Having a child who suffers from night terrors can be extremely frightening – but only for the unlucky parents because, despite appearances, your child won’t remember the episode when he wakes up the next morning. Night terrors, (also known as confusional arousal) occur in five to 15 per cent of children between the ages of four and six, after which age they tend to out-grow them.
Try not to be concerned if your child has night terrors – they tend to run in families and they don’t mean there are any neurological problems. Night terrors are just part of the normal range of development of deep sleep patterns in young children.
What are night terrors?
- Night terrors are the partial awakening from a state of deep non-REM (non-dream) sleep that occurs in the first few hours of sleep.
- While her mind remains asleep, your child’s body awakens – her eyes may be open and her face fully expressive – and she will give the impression that she is totally awake.
- She will cry and be generally distressed, but won’t respond to your efforts to comfort her.
- Monitor her movement so that she doesn’t harm herself – her eyes won’t be registering what she ‘sees’.
- Night terrors can last up to 40 minutes, after which time she’ll relax and fall quickly back into a deep sleep.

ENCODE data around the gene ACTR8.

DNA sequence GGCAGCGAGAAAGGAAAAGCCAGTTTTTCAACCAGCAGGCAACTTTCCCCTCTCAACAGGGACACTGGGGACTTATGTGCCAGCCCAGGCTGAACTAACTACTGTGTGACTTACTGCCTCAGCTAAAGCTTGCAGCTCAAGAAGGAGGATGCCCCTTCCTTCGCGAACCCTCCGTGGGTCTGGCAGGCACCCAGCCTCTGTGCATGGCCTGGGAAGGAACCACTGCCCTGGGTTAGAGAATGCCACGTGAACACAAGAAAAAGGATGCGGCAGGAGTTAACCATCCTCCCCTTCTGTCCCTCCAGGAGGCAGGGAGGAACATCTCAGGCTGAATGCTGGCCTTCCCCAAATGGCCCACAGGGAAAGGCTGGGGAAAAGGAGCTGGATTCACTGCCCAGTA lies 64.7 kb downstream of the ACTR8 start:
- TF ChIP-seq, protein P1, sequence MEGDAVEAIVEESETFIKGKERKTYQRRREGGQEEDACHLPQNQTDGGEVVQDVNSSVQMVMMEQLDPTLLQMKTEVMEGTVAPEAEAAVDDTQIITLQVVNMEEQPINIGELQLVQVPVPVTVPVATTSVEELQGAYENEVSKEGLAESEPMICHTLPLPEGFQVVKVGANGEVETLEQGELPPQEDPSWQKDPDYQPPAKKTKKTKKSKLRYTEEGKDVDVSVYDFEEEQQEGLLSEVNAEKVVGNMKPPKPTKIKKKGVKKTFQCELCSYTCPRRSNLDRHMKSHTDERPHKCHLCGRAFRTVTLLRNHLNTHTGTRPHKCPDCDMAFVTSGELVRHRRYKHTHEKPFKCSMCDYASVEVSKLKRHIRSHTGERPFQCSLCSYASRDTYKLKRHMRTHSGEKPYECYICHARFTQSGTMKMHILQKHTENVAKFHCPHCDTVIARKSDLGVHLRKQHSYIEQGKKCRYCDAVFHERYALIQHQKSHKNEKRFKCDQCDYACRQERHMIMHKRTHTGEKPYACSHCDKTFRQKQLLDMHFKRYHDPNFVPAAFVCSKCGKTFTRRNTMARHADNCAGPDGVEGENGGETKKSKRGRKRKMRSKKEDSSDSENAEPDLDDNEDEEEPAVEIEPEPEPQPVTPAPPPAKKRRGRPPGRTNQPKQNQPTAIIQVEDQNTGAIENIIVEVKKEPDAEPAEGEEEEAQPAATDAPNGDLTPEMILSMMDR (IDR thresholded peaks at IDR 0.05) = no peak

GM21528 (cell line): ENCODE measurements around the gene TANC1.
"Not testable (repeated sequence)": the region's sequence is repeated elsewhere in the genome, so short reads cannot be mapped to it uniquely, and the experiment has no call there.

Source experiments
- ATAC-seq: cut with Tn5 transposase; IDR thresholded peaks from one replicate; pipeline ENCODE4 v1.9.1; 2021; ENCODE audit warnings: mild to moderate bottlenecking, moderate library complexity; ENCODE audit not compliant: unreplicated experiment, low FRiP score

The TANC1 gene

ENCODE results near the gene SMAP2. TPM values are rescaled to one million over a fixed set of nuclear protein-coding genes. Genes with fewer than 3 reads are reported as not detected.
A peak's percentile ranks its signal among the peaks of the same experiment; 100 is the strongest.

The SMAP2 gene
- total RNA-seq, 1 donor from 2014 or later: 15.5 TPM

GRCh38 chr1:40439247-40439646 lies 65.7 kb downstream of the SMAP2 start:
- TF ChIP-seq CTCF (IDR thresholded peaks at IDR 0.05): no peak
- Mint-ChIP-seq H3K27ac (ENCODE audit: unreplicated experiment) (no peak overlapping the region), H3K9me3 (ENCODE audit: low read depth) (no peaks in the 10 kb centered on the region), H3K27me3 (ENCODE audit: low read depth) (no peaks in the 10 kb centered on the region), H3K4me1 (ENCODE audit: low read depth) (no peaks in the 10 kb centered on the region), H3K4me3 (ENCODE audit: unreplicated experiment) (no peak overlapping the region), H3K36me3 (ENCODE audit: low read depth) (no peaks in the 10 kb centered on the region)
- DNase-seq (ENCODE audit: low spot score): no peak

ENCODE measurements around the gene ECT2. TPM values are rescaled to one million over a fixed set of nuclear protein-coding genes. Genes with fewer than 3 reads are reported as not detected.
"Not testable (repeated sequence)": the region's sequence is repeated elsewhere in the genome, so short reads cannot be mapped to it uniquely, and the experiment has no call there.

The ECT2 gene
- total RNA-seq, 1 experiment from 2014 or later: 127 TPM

Don’t try to wake your child during a night terror to comfort her because you’ll make her very disoriented and confused. Left alone, she will have no recollection of the episode in the morning and won’t even think that she had a bad dream.
Night terrors vs. Nightmares
Night terrors are quite different from nightmares. Night terrors happen during the first few hours of sleep when your child is sleeping very deeply, while nightmares tend to happen in the second half of the night during phases of REM sleep.
A child who has had a nightmare will usually remember, if not the specifics of the dream, that she was frightened by her dream. If her nightmare wakes her in the night then she may need you to comfort her so that she can fall back asleep.
How can I help my child with night terrors?
- Overtired children are more prone to night terrors so make sure that your child is getting enough sleep.
- Try gently waking her shortly before a night terror would normally begin. This will change her sleeping pattern and possibly avoid a night terror.
- Try taking her outside. The change in temperature may cause her to move into a lighter sleep.
- Avoid waking her during a night terror. She will only be confused and disorientated, and may take longer to settle.
- Once her thrashing begins to subside, settle her back into bed and she should quickly return to a deep sleep.
- If you think she might hurt herself, don’t try to restrain her but stay close by to guide her away from any possible hazards.
- Don’t discuss your child’s night terrors with her the next day. As she will have no recollection of the episode, you could embarrass her or make her anxious about going to bed.
This article was written by Ella Walsh for Kidspot New Zealand. Sources include SA Government’s Parenting and Child Health, The Children’s Hospital, Westmead and Raising Children’s Network.